- Author: Kathy Keatley Garvey
How it all began: Pollination ecologist Neal Williams, associate professor in the UC Davis Department of Entomology and Nematology and postdoctoral researcher Rosemary Malfi set out to research how the short-term loss of floral resources affects bumble bees, specifically the yellow-faced bumble bee, Bombus vosnesenskii, a common bumble bee native to the West Coast of the United States. Its importance to agriculture, including the pollination of greenhouse tomatoes, cannot be overstated.
So, "the bee team," led by Williams, decided they needed to weigh the bees as part of their research. They engaged mechanical and electrical engineers on the UC Davis campus to see if they could come up with a "bee scale" to weigh individual foragers.
They could and they did. The project is underway in a field west of the central UC Davis campus. The site includes fine-mesh tents filled with wildflowers to contain the bumble bees and an RV converted into a lab.
Fell began his piece with "How do you weigh a bee?"
"That's the question that brought together insect specialists at the University of California, Davis, and two teams of UC Davis engineering students this year, to try and solve what turns out to be a tricky technical problem," Fell wrote. "But the consequences are important: ultimately, understanding how California's native bumble bees respond to changes in the environment and the availability of flowers, and how we can protect these insects that are so vital to both agriculture and wild plants."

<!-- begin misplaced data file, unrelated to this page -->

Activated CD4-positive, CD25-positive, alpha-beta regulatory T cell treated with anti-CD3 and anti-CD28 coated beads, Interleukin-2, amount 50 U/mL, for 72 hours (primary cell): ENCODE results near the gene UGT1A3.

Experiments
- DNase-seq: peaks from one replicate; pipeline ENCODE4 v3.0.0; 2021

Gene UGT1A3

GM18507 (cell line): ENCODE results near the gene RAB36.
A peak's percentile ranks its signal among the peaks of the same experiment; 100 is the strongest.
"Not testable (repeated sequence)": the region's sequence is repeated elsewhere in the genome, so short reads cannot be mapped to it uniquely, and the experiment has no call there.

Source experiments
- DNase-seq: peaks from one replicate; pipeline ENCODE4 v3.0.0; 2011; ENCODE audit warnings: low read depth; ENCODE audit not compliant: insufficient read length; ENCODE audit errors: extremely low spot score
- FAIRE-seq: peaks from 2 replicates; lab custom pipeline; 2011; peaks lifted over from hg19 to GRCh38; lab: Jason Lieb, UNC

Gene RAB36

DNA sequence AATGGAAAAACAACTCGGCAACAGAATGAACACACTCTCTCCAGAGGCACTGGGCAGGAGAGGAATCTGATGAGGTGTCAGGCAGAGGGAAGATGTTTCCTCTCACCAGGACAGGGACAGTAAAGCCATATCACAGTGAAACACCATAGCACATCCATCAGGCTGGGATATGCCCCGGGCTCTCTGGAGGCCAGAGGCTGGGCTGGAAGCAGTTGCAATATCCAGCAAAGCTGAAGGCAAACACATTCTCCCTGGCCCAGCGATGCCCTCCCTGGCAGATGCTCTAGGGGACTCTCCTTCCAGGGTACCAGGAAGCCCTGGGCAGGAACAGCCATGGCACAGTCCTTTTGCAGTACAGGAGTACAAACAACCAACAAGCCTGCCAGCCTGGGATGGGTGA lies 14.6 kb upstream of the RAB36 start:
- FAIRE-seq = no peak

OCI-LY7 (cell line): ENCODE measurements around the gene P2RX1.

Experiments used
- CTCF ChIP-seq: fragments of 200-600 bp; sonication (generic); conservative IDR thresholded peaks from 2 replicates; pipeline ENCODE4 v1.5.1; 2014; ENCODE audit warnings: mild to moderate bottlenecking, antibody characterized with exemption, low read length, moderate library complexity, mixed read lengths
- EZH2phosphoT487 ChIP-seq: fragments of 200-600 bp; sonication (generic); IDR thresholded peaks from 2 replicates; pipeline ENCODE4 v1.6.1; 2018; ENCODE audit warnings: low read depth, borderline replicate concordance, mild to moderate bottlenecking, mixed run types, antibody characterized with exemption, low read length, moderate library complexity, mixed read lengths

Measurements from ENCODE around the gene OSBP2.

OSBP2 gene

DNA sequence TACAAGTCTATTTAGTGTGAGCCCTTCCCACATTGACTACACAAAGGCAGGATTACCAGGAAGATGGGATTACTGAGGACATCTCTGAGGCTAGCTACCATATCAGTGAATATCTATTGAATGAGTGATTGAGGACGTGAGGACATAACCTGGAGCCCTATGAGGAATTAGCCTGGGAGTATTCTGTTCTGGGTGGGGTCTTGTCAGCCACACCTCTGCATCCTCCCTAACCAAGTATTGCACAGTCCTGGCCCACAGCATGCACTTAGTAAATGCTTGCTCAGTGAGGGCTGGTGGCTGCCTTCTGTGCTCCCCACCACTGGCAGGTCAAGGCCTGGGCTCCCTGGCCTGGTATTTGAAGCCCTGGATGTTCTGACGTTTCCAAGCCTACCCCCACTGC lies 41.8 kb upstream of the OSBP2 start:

The entomologists worked with electrical engineers Anthony Troxell, Jeff Luu and Wael Yehdego, advised by Andre Knoesen, professor in the Department of Electrical and Computer Engineering, and mechanical engineers Lillian Gibbons, Laurel Salinas and Ryan Tucci, advised by Professor Jason Moore.
Fell wrote: "The electrical engineers had to solve the problem of taking the raw signal from the scale and obtaining time-stamped data for individual bees."
“We were working with very small signals, at the low end of the technology, so noise in the data was an issue,” Troxell related in the news story. "A bumble bee weighs between 150 and 200 milligrams, and to get useful information about bee health or how much pollen they are carrying, the scale would need to be accurate to less than one milligram. A conventional laboratory balance averages several readings over a few seconds — but bees are much too fast and jittery for that to work."
Williams described the bee scale as "a great example of interdisciplinary work." And indeed it is.
This project is sure to gain national and international attention. It's not just about the plight of the bumble bees but the unique collaboration between entomologists and engineers and the resulting device they successfully designed and crafted.